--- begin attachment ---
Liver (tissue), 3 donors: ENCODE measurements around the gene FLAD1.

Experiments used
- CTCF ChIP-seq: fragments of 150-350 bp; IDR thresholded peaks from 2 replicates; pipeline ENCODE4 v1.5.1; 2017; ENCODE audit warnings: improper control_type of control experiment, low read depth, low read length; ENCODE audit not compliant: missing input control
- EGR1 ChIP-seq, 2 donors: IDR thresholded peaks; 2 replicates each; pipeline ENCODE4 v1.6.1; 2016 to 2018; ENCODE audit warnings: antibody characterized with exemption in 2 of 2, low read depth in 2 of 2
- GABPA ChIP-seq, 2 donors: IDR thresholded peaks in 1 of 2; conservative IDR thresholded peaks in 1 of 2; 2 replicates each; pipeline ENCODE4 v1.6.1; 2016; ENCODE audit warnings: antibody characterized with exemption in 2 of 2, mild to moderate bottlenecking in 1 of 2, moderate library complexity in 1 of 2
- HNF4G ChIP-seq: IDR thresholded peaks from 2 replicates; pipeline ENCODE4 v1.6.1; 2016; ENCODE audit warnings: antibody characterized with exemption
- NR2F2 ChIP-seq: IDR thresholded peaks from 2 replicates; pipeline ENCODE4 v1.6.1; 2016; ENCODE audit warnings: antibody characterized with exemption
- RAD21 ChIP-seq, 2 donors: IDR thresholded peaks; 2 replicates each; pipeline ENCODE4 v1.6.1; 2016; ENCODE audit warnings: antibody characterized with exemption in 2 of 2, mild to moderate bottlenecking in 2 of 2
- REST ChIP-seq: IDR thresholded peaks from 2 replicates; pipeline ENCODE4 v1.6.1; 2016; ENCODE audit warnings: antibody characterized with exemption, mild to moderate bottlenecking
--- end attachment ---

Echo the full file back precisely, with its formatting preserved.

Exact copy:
Liver (tissue), 3 donors: ENCODE measurements around the gene FLAD1.

Experiments used
- CTCF ChIP-seq: fragments of 150-350 bp; IDR thresholded peaks from 2 replicates; pipeline ENCODE4 v1.5.1; 2017; ENCODE audit warnings: improper control_type of control experiment, low read depth, low read length; ENCODE audit not compliant: missing input control
- EGR1 ChIP-seq, 2 donors: IDR thresholded peaks; 2 replicates each; pipeline ENCODE4 v1.6.1; 2016 to 2018; ENCODE audit warnings: antibody characterized with exemption in 2 of 2, low read depth in 2 of 2
- GABPA ChIP-seq, 2 donors: IDR thresholded peaks in 1 of 2; conservative IDR thresholded peaks in 1 of 2; 2 replicates each; pipeline ENCODE4 v1.6.1; 2016; ENCODE audit warnings: antibody characterized with exemption in 2 of 2, mild to moderate bottlenecking in 1 of 2, moderate library complexity in 1 of 2
- HNF4G ChIP-seq: IDR thresholded peaks from 2 replicates; pipeline ENCODE4 v1.6.1; 2016; ENCODE audit warnings: antibody characterized with exemption
- NR2F2 ChIP-seq: IDR thresholded peaks from 2 replicates; pipeline ENCODE4 v1.6.1; 2016; ENCODE audit warnings: antibody characterized with exemption
- RAD21 ChIP-seq, 2 donors: IDR thresholded peaks; 2 replicates each; pipeline ENCODE4 v1.6.1; 2016; ENCODE audit warnings: antibody characterized with exemption in 2 of 2, mild to moderate bottlenecking in 2 of 2
- REST ChIP-seq: IDR thresholded peaks from 2 replicates; pipeline ENCODE4 v1.6.1; 2016; ENCODE audit warnings: antibody characterized with exemption, mild to moderate bottlenecking